• The foundation of civilization is productive creativity (or creative production)
  • The foundation of commerce is freedom of choice
  • The foundations of science are verifiable facts and repeatable experimentation
  • The foundations of knowledge are communicable concepts upheld by experience
  • The foundations of learning are curiosity and wonder
  • The foundations of freedom are autonomy and available options
  • The foundation of liberty is life itself … which may be the price paid for it
  • The foundation of the law is respect for individual autonomy
  • The foundation of civility is self-control


(Image from https://www.blissquote.com/2021/07/political-quotes.html.)

You might quibble with my definitions, but as this is a single-person party, my definitions suffice for me. But are there any other foundational statements I should add? What would you suggest, using the formula “The foundation(s) of __ is(are) __”?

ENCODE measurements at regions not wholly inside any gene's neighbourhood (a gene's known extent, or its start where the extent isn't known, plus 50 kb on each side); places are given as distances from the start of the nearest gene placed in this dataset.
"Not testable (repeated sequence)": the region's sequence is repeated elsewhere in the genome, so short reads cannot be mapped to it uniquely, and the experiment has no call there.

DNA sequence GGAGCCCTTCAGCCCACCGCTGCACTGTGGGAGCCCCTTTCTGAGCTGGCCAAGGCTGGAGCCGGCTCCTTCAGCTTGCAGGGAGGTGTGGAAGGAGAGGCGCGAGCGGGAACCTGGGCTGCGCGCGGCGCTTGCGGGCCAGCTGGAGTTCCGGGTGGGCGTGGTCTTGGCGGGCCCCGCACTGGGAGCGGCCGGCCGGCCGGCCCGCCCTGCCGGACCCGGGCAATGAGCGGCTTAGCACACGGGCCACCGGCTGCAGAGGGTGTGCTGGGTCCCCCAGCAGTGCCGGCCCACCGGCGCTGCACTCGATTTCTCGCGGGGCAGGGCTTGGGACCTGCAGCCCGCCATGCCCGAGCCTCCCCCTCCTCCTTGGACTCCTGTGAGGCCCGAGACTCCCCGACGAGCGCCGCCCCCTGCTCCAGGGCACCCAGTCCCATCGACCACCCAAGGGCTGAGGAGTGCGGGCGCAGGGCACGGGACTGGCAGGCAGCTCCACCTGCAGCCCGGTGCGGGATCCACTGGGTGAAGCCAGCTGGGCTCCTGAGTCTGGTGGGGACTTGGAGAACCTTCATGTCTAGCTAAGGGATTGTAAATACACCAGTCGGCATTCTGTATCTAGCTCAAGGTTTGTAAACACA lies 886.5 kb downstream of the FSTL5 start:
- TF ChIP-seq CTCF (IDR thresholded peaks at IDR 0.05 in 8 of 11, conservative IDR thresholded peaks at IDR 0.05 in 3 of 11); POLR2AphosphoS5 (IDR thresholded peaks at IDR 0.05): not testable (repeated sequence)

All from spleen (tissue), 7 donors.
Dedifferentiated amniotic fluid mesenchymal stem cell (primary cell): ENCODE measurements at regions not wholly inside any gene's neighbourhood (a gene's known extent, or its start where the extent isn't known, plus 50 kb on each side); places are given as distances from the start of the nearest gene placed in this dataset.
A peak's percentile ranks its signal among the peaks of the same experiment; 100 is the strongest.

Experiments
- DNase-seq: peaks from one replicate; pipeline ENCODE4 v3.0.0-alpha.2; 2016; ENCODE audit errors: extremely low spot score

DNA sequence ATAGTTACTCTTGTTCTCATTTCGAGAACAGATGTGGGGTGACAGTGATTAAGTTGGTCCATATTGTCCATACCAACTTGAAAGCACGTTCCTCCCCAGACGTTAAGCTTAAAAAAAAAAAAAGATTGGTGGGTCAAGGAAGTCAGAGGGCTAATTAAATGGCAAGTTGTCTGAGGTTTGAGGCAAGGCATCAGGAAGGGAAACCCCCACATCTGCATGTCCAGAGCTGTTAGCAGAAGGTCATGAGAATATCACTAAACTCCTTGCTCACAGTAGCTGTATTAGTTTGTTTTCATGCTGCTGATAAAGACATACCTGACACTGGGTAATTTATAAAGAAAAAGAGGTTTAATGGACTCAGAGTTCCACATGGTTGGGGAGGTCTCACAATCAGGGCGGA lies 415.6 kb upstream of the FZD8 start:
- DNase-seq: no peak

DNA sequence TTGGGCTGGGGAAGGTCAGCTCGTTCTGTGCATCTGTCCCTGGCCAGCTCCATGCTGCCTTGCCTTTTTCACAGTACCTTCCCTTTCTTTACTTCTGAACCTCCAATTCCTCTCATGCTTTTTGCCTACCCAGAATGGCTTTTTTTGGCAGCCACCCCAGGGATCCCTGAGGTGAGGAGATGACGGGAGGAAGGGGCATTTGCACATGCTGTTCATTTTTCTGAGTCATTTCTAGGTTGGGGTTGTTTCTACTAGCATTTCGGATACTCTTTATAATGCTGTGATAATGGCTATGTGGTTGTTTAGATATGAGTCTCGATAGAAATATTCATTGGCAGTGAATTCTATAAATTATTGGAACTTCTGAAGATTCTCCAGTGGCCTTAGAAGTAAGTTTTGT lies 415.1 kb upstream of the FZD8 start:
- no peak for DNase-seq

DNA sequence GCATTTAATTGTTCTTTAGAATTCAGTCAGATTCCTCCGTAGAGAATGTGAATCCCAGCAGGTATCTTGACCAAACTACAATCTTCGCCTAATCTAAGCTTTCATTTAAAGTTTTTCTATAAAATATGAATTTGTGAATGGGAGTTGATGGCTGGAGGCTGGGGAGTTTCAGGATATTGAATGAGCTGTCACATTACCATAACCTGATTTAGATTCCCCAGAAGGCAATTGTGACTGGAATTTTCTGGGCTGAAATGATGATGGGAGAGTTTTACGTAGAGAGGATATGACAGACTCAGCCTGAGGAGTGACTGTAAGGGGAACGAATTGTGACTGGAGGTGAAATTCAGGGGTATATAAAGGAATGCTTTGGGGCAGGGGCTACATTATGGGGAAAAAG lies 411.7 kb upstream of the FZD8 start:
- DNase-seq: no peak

And: Want to join me? πŸ˜‰Facebooktwitterpinterestlinkedinmailby feather

ConGregate Starts Today!

After missing LibertyCon last month 😟 due to personal issues, I’m determined to make it to ConGregate this weekend in Winston-Salem, NC. Which is not to say that all the personal issues have been taken care of — far from it — but I’m going to try to ignore them as much as possible.

Here’s my schedule:

Friday:

  • 4:00 p.m. — Concert — a mix of silly and serious songs, including several selections from the new album, Taking You Out to See the Stars
  • 7:00 p.m. — Opening Ceremonies: E Como Mai

Saturday:

  • 1:30 p.m. — Panel, “Communicating Science”
  • 4:00 p.m. — Game, “Well, Actually…”
  • 6:00 p.m. — Baen Books Traveling Slide Show & Prize Patrol

Sunday:

  • 9:00 a.m. — Prayer & Praise Service
  • 1:00 p.m. — Filk Collective

Don’t be a stranger — and let’s have some fun!